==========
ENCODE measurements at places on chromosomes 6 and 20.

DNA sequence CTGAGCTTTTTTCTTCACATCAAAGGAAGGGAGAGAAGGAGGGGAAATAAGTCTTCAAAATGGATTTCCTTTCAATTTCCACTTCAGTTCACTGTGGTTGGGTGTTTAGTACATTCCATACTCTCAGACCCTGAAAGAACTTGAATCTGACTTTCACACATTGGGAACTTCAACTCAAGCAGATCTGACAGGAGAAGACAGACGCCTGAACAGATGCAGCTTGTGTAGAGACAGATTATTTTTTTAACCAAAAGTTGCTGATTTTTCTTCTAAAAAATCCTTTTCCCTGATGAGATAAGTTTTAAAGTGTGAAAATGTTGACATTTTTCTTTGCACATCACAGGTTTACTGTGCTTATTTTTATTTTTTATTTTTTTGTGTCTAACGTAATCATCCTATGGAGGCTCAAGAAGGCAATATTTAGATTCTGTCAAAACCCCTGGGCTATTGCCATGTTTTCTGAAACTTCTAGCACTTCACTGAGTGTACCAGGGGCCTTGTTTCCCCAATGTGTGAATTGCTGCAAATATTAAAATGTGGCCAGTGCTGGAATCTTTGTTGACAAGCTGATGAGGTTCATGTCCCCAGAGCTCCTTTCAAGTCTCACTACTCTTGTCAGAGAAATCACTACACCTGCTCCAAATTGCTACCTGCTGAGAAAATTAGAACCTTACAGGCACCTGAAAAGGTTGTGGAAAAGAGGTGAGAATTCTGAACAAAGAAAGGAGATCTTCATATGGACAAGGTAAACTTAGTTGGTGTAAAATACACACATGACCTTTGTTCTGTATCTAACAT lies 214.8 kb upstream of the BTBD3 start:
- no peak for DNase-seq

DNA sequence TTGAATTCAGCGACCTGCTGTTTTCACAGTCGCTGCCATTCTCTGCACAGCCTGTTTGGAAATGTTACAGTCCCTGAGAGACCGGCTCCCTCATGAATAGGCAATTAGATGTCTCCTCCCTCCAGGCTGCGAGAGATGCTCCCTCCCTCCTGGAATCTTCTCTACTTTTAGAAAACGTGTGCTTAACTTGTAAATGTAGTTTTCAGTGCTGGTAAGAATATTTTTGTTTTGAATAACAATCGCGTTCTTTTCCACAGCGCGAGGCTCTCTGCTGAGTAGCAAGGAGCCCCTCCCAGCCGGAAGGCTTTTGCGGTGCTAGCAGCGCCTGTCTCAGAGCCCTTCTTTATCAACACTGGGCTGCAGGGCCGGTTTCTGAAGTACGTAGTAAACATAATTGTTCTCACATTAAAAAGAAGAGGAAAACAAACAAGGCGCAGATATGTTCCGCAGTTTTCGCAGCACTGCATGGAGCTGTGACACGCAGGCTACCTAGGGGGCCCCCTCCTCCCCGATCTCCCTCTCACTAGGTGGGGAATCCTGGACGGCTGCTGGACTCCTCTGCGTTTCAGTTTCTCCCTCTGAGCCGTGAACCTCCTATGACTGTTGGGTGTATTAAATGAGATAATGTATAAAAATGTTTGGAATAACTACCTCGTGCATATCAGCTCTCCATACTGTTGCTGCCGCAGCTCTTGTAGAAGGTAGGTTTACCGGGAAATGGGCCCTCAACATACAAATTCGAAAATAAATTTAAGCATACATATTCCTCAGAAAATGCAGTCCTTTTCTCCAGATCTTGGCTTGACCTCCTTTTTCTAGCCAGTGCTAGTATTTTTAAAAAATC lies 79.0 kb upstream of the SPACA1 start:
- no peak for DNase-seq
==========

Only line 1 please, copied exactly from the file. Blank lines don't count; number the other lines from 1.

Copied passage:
ENCODE measurements at places on chromosomes 6 and 20.